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Cold Calling on Students

Hi All,

I hope all of you are doing well so far in this semester and hopefully more of you are enjoying this chilly weather than myself. I would like to get feedback on a teaching strategy of sorts that I have always employed as long as I have taught. I like to call on my students and ask them questions actively during the class. I make this quite clear on day one of the class and continue with this through out the semester. I make it clear that I ask questions to make sure nobody is falling behind and because my classes are usually small 14-15 students, I tend to get around to almost everybody during each class. The questions are not supposed to make any body feel bad or put them on the spot (although I know they are put on the spot).

I have personally received one complaint that a student felt embarrassed and humiliated for being called on to solve a problem on the board. The student was unable to solve the problem by herself and did receive help from other students and myself while she was at the board. What are your thoughts on this? Not sure how many other students feel humiliated. I hope none actually.  I have used this questioning to get an idea of who is falling behind and going over concepts multiple times to make sure it gets through. Often times when one student does not get something, others don’t also however, most of them will not admit it.

Best,

Uday

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5 comments to Cold Calling on Students

  • I think that if you make it explicit both in your syllabus and on the first day (possibly even the first three classes, just to be safe), then you are in the safe zone. I have done activities where I have “popcorned” responses, meaning that I go around the room and point quickly to students for short responses to a question. I think your method is perfectly fine; it would be worth sitting down with the student to discuss why she was “humiliated” (which does sound a bit on the dramatic side) and how in the future she could take advantage of a situation where she doesn’t know the answer and can gain help from those around her. I think it’s a valuable lesson in how to learn.

  • I agree with Nicole – if you made explicit that this will be a practice in your classroom, there is no aspect of shock involved. On the other hand the “humiliated” student may in fact be someone who panics under pressure. Either s/he couldn’t solve the equation on his/her own because of lack of preparation, lack of understanding, or pure brain-freeze. I think that in order to further suss out student understanding, awareness, and diligence, there could also be alternative possibilities for comprehension checking. One idea is to have students work on problems in groups of 2 or 3 – and then check overall with a 5-minute “individual” exit question. What I mean is, have the students pair to solve problems, but confirm their understanding by making them solve a similar question right as they leave the class. Again, just a suggestion.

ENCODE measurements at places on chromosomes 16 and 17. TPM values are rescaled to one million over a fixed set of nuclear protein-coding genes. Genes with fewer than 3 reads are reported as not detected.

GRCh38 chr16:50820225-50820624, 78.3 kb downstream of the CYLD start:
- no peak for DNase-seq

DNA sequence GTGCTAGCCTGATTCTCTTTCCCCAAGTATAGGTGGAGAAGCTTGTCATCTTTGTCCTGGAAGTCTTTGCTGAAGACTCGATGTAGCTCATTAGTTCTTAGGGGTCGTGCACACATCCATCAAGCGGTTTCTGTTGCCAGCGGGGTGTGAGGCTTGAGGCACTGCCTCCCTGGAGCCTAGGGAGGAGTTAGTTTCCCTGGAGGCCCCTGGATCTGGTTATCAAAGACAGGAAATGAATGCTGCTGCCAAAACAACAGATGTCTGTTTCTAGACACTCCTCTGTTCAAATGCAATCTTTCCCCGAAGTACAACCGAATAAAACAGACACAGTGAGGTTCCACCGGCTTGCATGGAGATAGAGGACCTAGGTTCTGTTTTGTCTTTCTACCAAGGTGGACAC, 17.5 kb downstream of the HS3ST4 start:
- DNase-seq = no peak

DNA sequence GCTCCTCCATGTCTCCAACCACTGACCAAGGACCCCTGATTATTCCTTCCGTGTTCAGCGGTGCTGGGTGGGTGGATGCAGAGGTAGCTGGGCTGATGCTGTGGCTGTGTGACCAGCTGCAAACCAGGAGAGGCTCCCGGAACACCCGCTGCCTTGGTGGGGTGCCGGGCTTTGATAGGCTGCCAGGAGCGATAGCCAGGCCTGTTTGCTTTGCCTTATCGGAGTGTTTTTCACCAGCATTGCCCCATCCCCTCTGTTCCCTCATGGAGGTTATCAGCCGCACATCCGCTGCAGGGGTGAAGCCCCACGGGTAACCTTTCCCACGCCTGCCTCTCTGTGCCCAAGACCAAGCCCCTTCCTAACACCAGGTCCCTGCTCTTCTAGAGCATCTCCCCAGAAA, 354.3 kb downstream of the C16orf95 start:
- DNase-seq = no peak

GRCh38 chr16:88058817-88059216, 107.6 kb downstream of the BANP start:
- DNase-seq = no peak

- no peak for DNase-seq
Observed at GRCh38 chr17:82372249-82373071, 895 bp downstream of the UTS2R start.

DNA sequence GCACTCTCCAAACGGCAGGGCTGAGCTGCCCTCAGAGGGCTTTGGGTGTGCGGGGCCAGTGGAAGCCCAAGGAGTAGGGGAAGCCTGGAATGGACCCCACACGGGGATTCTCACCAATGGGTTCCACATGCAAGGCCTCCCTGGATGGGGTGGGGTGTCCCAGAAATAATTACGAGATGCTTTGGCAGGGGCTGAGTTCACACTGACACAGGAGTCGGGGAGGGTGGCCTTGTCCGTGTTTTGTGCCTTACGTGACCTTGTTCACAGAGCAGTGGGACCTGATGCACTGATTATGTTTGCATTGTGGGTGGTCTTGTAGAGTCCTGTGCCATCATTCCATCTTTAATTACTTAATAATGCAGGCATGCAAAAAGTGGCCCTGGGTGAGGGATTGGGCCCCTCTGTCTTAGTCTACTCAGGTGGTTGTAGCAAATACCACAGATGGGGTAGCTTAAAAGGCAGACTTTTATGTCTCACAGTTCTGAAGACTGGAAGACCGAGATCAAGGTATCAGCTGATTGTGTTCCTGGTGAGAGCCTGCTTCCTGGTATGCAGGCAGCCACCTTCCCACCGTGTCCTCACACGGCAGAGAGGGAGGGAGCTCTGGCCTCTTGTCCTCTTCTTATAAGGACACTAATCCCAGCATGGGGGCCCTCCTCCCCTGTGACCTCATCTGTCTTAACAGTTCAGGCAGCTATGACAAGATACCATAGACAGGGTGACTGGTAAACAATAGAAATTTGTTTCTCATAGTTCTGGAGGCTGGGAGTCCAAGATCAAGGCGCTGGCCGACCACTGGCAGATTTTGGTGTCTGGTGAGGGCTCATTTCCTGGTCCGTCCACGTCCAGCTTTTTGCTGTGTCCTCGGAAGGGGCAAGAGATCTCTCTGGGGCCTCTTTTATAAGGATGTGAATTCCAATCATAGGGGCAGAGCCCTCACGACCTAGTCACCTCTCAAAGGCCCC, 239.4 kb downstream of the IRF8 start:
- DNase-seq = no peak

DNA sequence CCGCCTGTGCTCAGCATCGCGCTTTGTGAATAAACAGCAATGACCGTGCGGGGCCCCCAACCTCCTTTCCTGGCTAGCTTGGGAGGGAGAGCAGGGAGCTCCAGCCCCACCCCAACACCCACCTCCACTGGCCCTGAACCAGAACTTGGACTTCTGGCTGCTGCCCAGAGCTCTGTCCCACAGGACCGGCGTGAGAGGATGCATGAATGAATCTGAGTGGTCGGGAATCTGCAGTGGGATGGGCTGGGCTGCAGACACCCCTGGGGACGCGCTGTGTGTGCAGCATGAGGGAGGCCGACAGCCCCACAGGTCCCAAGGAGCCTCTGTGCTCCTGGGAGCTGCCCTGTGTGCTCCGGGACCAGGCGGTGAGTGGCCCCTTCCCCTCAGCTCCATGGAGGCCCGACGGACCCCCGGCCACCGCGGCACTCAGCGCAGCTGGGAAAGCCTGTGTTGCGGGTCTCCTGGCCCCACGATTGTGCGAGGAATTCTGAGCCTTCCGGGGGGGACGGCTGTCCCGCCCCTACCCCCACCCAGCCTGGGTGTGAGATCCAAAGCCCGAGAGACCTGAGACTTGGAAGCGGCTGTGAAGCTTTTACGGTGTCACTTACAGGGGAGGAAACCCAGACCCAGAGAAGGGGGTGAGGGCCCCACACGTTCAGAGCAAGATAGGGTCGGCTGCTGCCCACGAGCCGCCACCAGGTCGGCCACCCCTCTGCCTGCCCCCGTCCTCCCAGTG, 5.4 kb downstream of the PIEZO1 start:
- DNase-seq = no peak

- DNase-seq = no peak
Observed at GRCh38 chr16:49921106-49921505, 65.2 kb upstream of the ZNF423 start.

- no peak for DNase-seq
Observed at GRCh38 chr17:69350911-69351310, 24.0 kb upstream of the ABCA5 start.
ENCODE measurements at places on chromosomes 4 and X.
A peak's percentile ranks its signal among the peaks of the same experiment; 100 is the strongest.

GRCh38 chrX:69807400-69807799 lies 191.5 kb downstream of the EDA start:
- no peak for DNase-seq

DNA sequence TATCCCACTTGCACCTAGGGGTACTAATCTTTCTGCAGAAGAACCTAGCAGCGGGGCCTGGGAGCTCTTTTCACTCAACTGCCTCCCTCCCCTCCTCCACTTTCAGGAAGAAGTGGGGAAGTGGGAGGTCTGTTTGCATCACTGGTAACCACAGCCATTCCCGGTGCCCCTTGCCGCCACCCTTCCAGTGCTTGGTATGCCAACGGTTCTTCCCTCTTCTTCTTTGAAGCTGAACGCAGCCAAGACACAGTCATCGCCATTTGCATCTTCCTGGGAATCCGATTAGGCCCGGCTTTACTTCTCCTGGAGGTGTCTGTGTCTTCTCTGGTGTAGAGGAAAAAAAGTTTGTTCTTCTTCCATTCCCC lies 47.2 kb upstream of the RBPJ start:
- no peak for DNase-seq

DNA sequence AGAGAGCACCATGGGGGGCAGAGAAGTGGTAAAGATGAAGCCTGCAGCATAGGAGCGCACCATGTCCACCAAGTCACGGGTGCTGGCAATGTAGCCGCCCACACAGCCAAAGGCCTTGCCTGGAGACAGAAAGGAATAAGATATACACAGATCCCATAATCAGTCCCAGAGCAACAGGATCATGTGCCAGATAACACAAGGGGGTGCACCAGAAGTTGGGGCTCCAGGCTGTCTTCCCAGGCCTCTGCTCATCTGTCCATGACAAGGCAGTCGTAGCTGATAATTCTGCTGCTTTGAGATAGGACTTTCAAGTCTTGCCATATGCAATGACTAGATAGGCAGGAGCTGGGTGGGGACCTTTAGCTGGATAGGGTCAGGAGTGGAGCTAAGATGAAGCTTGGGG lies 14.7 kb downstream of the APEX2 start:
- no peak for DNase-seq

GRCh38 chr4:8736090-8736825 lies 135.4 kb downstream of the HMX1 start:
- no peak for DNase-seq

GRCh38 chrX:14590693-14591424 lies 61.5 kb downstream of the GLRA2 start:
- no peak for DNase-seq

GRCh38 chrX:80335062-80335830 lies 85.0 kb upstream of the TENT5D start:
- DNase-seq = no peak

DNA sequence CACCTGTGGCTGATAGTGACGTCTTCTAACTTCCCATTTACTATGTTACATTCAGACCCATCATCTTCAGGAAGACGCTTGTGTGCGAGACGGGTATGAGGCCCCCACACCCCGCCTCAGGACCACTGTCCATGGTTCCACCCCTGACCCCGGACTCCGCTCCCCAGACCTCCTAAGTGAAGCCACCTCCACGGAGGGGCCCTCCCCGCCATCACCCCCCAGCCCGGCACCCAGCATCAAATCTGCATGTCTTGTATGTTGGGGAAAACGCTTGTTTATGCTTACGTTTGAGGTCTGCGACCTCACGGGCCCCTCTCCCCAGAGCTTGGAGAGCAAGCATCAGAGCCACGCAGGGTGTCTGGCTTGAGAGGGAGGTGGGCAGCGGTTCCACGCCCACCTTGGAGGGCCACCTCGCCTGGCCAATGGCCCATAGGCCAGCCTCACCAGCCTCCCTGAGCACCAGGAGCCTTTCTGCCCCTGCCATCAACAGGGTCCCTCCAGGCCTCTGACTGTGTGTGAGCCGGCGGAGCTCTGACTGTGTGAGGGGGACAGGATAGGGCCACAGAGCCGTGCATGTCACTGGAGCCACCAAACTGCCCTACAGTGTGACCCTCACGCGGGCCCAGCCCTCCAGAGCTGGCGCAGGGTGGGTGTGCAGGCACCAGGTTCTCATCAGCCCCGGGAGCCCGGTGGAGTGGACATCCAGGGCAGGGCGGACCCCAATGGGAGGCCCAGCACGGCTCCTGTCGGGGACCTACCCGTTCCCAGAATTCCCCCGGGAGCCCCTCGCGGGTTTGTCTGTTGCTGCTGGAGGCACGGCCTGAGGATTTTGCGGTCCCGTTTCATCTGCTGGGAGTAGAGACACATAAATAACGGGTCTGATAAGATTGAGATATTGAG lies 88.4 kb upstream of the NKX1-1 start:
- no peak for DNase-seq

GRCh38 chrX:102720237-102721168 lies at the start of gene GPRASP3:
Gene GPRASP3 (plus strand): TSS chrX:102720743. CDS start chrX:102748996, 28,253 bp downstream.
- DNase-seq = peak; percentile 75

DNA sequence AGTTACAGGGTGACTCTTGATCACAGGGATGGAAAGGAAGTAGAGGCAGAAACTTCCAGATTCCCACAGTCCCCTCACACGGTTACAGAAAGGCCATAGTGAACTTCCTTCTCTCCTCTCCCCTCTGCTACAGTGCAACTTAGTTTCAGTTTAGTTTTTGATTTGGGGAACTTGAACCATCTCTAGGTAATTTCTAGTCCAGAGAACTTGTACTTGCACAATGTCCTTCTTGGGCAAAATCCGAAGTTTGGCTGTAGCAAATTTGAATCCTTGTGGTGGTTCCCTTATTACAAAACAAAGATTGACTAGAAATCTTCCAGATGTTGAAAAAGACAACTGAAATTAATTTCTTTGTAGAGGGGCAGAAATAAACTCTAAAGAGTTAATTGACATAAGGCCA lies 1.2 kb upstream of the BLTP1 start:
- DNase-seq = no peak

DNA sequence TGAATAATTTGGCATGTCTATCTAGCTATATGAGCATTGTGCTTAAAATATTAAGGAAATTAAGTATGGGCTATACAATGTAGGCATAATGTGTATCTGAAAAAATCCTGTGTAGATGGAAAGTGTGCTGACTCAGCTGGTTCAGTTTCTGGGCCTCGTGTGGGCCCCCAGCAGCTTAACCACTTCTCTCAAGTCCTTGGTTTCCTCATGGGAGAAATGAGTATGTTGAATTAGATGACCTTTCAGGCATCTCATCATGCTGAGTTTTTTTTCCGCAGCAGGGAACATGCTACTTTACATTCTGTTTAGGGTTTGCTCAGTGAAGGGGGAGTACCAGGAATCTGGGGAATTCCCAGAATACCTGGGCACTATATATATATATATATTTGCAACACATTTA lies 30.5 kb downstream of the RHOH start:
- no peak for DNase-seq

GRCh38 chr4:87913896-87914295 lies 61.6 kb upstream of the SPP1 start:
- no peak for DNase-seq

Unfortunately, most often when I get complaints which are so dramatic, it is often from students who haven’t prepared and their is an element of anger that they have been “exposed.” Students who are shy or introverted and concerned about speaking aloud often approach me early in the first week or two (after I have made clear my expectations) and I work with them on how to mitigate their fear/panic factor. I often do a lot of small group work, so they “warm-up” within the small groups.

    • Uday

      Hi Nicole, Robin,

      Thank you for the great input. I have constantly urged my students to take advantage of this and encouraged them to treat the class more as a tutoring session rather than just a regular class. It is often the students that are very unprepared that tend to complain. My classes are only 50 minutes and there are preassigned problems at the beginning of the semester. So they know at the beginning of the semester which problem will be discussed in each class. The group work would be great if I had a bit more time. There is a quiz every class and then I also do a mini-lecture before discussing the assigned problem. So as you see time is a precious commodity.

  • I often have students “present” after a classroom question or prompt related to the lesson. I usually have them present to a partner and then the partner presents to them before I call on a few. It takes a few minutes more, but all of the listeners have to be active listeners, because they share not only their point of view but their classmate’s.